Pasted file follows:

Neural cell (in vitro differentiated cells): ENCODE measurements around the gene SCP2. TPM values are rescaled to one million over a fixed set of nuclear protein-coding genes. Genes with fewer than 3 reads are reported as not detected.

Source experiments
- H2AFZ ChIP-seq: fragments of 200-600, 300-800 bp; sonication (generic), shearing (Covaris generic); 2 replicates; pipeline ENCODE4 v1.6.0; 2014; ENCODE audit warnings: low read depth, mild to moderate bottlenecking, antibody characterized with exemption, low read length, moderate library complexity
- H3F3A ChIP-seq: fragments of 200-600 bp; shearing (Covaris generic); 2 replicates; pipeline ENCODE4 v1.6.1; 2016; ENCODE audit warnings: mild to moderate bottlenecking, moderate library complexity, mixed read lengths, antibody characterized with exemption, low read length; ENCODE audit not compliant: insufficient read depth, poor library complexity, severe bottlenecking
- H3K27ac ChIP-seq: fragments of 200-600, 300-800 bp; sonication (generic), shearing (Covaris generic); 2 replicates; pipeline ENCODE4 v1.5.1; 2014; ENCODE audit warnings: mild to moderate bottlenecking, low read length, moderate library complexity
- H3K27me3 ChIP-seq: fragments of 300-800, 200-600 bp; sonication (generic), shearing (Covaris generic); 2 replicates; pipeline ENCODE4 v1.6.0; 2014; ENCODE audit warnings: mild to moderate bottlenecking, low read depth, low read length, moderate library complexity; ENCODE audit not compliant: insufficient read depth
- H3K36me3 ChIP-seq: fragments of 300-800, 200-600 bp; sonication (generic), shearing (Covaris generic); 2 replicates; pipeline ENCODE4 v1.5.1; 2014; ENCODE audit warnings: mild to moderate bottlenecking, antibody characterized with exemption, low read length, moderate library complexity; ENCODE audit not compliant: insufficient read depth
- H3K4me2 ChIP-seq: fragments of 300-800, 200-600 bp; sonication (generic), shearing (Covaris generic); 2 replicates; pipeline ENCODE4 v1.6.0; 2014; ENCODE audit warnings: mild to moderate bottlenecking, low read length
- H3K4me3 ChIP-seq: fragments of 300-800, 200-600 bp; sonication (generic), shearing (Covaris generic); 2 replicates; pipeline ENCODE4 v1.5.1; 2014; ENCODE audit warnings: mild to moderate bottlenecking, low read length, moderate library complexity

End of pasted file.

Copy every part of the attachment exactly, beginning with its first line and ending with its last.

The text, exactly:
Neural cell (in vitro differentiated cells): ENCODE measurements around the gene SCP2. TPM values are rescaled to one million over a fixed set of nuclear protein-coding genes. Genes with fewer than 3 reads are reported as not detected.

Source experiments
- H2AFZ ChIP-seq: fragments of 200-600, 300-800 bp; sonication (generic), shearing (Covaris generic); 2 replicates; pipeline ENCODE4 v1.6.0; 2014; ENCODE audit warnings: low read depth, mild to moderate bottlenecking, antibody characterized with exemption, low read length, moderate library complexity
- H3F3A ChIP-seq: fragments of 200-600 bp; shearing (Covaris generic); 2 replicates; pipeline ENCODE4 v1.6.1; 2016; ENCODE audit warnings: mild to moderate bottlenecking, moderate library complexity, mixed read lengths, antibody characterized with exemption, low read length; ENCODE audit not compliant: insufficient read depth, poor library complexity, severe bottlenecking
- H3K27ac ChIP-seq: fragments of 200-600, 300-800 bp; sonication (generic), shearing (Covaris generic); 2 replicates; pipeline ENCODE4 v1.5.1; 2014; ENCODE audit warnings: mild to moderate bottlenecking, low read length, moderate library complexity
- H3K27me3 ChIP-seq: fragments of 300-800, 200-600 bp; sonication (generic), shearing (Covaris generic); 2 replicates; pipeline ENCODE4 v1.6.0; 2014; ENCODE audit warnings: mild to moderate bottlenecking, low read depth, low read length, moderate library complexity; ENCODE audit not compliant: insufficient read depth
- H3K36me3 ChIP-seq: fragments of 300-800, 200-600 bp; sonication (generic), shearing (Covaris generic); 2 replicates; pipeline ENCODE4 v1.5.1; 2014; ENCODE audit warnings: mild to moderate bottlenecking, antibody characterized with exemption, low read length, moderate library complexity; ENCODE audit not compliant: insufficient read depth
- H3K4me2 ChIP-seq: fragments of 300-800, 200-600 bp; sonication (generic), shearing (Covaris generic); 2 replicates; pipeline ENCODE4 v1.6.0; 2014; ENCODE audit warnings: mild to moderate bottlenecking, low read length
- H3K4me3 ChIP-seq: fragments of 300-800, 200-600 bp; sonication (generic), shearing (Covaris generic); 2 replicates; pipeline ENCODE4 v1.5.1; 2014; ENCODE audit warnings: mild to moderate bottlenecking, low read length, moderate library complexity